With 236 homicides in the city on record as of Sunday, 2013 could end with the lowest number of homicides since 1967, based on police records.
A PhiladelphiaInquirer story on the stats projected that 2013 will close out with around 250 homicides, an approximate reduction of one-quarter, and credits the drop to new law enforcement strategies.
“To have Philadelphia on record with the lowest number of homicides in years is great, but it’s still too many,” said Shira Goodman, executive director of CeasefirePA. “Those 250 families – for them this drop in deaths is not enough.”
Ray Gant, founder of the Ray of Hope project, who does volunteer clean-up and house rehabilitation work, said the numbers match with reality.
“Crime up here went down tremendously,” said Gant, who works in Frankford, Kensington and North Philadelphia. “At one point, every time you turned on the news, that was the only thing you heard about.”
Gant credits the change with an increased spirit of community involvement from residents.
“As your neighbor begins to clean up, the more cleaner and more sustainable they are, crime has been diminishing,” Gant said. “The more people get involved in their neighborhoods, as far as cleaning up to move and remove the blight, you’ll see change and things start to transform.”
Rev. John B. Hougen, a coordinator at the Interfaith Center of Greater Philadelphia, said he's glad homicides are down, and credited community groups, houses of worships, families and schools with working to curb violence.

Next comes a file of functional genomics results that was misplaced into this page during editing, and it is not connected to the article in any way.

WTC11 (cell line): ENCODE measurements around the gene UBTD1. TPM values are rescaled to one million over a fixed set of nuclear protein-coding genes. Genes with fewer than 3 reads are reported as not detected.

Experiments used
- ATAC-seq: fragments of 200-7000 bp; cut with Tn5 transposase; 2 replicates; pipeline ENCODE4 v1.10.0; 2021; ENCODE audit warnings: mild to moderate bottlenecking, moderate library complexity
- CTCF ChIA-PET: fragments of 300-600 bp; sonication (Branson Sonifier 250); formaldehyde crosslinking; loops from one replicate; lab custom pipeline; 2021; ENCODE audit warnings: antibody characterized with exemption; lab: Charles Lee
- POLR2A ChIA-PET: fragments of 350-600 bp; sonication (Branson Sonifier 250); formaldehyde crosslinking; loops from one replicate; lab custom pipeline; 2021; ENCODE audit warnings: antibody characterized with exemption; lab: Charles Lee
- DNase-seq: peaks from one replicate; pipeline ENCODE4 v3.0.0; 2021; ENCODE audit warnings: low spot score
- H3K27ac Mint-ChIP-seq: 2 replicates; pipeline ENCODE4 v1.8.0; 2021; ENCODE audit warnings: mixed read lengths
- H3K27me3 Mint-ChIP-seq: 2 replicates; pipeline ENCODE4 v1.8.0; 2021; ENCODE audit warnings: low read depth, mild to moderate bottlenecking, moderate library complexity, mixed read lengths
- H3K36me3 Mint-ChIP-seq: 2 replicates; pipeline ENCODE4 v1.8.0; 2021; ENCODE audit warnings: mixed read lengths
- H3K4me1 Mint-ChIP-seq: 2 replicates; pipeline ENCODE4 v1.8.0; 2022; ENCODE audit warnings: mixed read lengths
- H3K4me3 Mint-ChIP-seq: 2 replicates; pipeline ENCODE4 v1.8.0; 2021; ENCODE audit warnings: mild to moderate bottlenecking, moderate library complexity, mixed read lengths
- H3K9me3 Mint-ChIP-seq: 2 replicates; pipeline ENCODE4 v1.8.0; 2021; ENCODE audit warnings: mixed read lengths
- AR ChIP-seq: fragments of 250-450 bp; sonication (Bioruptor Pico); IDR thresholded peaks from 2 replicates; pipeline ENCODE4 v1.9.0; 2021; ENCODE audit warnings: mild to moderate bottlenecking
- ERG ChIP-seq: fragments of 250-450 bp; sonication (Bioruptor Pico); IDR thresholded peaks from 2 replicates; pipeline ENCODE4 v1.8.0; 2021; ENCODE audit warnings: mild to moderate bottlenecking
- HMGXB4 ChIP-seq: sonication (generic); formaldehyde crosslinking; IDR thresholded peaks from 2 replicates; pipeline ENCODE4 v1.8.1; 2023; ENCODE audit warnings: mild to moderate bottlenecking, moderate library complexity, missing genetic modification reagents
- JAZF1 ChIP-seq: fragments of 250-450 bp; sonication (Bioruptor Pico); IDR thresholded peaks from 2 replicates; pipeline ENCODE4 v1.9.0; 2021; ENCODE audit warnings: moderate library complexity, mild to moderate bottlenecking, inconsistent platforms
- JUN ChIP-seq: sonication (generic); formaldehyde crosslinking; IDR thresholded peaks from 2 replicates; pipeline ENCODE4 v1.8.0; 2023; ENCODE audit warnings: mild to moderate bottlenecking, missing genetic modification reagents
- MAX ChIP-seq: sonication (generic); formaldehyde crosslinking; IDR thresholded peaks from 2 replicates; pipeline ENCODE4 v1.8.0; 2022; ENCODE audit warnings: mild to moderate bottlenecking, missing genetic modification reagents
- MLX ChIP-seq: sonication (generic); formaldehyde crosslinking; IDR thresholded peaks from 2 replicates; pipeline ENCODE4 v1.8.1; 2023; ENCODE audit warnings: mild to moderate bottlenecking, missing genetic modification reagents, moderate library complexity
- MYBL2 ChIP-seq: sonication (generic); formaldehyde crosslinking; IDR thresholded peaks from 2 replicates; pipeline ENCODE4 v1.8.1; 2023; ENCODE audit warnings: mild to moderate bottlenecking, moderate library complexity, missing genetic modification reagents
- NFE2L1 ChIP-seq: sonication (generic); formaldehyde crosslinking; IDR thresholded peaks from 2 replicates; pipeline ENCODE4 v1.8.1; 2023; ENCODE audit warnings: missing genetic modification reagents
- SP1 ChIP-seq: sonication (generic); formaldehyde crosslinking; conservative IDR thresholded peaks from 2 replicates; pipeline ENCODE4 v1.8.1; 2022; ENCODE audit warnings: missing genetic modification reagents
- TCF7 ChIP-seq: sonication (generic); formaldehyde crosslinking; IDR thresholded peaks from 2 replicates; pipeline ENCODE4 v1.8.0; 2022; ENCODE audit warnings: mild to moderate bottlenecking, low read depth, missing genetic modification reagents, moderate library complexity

But it's not enough, he said.
"The number of violent cries and homicides are taking a horrible toll on the people of Philadelphia, and many people do not feel safe, even at this point where homicides are way down," Rev. Hougen said.
Some citizens agreed with the report, while others were more skeptical.
“Yes, now that there’s more police hired, it’s definitely safer,” said Mel Faison, 33, of North Philadelphia. “During the early 90s, things really changed. It’s different now. People are more understanding and compassionate,” he said.
Frank Acosta, 21 of Frankford, agreed with the report, but said crime is still a problem.
“The police are certainly doing a better job,” Acosta said. “But there’s too much crime. It could be better, a lot better.”
Fairmount resident Simone Jacobs, 24, said despite the decline, violence is still a problem.
“I’m always happy if the rate’s declining, but even if there’s less murders, there’s still violence happening,” she said. “It doesn’t mean you’re not hurt, and have to go to the hospital.”
Based on police department records, 1967 was the last year when Philadelphia had less than 234 homicides. The record high is 500 homicides in 1990.
The homicide rate was at its lowest, 16 per every 100,000 residents, in 1984, and peaked at 32 in 1990. Barring an end-of-year spike, it could be back down to 16 at the end of the year.
According to Jim McMillan at GunCrisis.org, the Philadelphia Metropolitan Statistical Area – which includes Camden and Wilmington – had the highest homicide rate per capita in the nation, with 8.6 murders per 100,000 people. New York had 3.8 homicides per 100,000, and Chicago had 7.1.